DCM 2006 - Wal-Mart banks on future
Wal-Mart emerged as a benchmark issuer in 2005 as it tapped the unsecured market for nearly US$8bn, up 62% from the year earlier. While the world’s largest retailer has yet to price a transaction this year, the company may also be on the verge of another significant transformation that could impact the capital markets. Andrew Stein reports.
After attempting to enter the banking business through a variety of transactions over the past decade, it appears the company is on the cusp of receiving a charter as an Industrial Loan Corporation (ILC) in Utah. Wal-Mart faces a slew of opposition from the banking industry, but market participants expect that it will receive the charter given that GE, GM, BMW, Pitney Bowes and Target already have applied for and received the ILC designation.
What is giving the banking industry fits is that, although Wal-Mart has pledged to limit activities under the ILC, it has tried to purchase a deposit-taking entity in the past. And should the ILC application be approved, some participants view it as Wal-Mart's first step to becoming a very large deposit-accepting bank.
"Whether Wal-Mart will eventually get into retail banking is of less immediate importance to us than the perception that they are making progress on their way to getting into retail banking," noted CIBC analyst Meredith Whitney.
Based on the number of Wal-Mart stores open in 2005 and anecdotal estimates of deposits at in-store bank branches, which are owned by outside banks, Wal-Mart could generate US$150bn in retail deposits, placing the bank between US Bancorp and Wachovia in terms of size, according to CIBC.
What an eventual Wal-Mart bank would mean to the debt capital markets is unclear, and any estimates are based on assumptions about what the company intends to do in the future, a practice one credit analyst said he would rather not try to attempt.
If Wal-Mart is allowed to operate as an ILC, it will need US$125m in Tier 1 capital to start. Granted, that is a small figure for Wal-Mart, but that amount is up from US$12m in its original ILC application. An eventual acceptance of deposits could also make the credit a larger player in the floating-rate and swap markets in the future.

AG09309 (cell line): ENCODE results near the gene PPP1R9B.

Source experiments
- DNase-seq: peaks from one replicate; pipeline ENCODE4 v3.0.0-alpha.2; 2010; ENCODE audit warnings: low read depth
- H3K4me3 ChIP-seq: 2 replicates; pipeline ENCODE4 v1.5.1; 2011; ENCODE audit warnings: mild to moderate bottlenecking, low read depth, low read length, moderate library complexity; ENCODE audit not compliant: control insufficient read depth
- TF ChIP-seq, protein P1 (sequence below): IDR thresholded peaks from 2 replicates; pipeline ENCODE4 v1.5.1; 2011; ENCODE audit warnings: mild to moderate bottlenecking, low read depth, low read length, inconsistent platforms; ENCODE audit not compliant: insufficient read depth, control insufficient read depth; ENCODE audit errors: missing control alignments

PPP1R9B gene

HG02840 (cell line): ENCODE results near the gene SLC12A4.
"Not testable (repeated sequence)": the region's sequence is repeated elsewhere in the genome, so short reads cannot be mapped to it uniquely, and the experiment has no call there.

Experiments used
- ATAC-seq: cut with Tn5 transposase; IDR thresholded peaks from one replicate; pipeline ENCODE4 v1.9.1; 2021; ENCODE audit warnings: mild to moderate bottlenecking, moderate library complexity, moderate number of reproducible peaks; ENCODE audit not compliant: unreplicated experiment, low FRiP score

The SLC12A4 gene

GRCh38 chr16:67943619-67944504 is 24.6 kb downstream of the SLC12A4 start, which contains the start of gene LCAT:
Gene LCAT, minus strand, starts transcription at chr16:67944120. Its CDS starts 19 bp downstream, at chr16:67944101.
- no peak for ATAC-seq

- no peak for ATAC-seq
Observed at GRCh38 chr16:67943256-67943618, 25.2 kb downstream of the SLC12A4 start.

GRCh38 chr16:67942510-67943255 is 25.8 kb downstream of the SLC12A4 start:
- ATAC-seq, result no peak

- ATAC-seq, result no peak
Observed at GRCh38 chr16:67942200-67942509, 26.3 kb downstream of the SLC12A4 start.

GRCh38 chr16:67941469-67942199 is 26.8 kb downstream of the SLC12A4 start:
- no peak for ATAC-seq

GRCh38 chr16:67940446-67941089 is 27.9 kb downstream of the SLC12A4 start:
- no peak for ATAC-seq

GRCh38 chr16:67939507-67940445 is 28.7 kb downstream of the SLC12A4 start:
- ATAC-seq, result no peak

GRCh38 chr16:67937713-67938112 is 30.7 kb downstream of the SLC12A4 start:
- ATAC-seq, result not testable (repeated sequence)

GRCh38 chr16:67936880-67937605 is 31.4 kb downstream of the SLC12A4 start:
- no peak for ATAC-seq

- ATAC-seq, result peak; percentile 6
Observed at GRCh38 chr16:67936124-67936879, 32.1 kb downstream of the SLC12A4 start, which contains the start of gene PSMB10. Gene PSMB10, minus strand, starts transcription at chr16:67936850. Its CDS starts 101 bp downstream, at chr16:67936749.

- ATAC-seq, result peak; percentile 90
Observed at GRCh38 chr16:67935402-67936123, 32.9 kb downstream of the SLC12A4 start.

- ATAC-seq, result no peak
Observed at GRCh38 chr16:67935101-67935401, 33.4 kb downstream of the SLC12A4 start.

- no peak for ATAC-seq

Although the impacts of an approved ILC charter might take some time to emerge, Wal-Mart already has become a bellwether name in the credit market. That status was solidified last year with a US$2.5bn 30-year trade that priced during the last full-week before the Labor Day holiday, which is historically one of the slowest issuance periods of the year.
With only US4.136bn in additional supply reaching the market that week, the Wal-Mart deal was regarded as an event transaction. It also led some participants to wonder whether Wal-Mart was timing the market by looking to secure long-term funding before a jump in rates. "We typically don't pay up for 30-year debt, but this 30-year duration was very cheap from a borrower's perspective," said Wal-Mart Treasurer Jay Fitzsimmons following the transaction. "Had we issued in the current rate environment, the 30-year would have cost another 35bp, or roughly US$130m." The 5.25% coupon represents the fourth lowest of any 30-year bond in the Lehman Brothers corporate index and the third lowest of any long bond in the industrial index.
One of Wal-Mart's more notable accomplishments last year was the growth of its international investor base. In addition to overseas roadshows, trades were often left open overnight with priority given to international orders.
Asian accounts received roughly 40% of its US$1bn five-year offering in January, which has been dubbed in-house as "the dragon trade." Wal-Mart's expanding store presence in the region was not said to be a primary driver of the issue, but entering a controlled economy such as China as one of its largest trading partners surely did not hurt the transaction.
Following the 30-year issue over the summer, Wal-Mart had another US$1.5bn left on its funding programme and used underwriters' ever-present desire to top the league tables to its own advantage. In the last week of the third-quarter, Wal-Mart held an auction for underwriters to bid on its last transaction.
"We typically do bought deals at the end of a calendar quarter, and they provide great economics," said Fitzsimmons. "We'll ask the banks what they are willing to pay, using a competitive bid process, and the rate often comes right on top of commercial paper levels."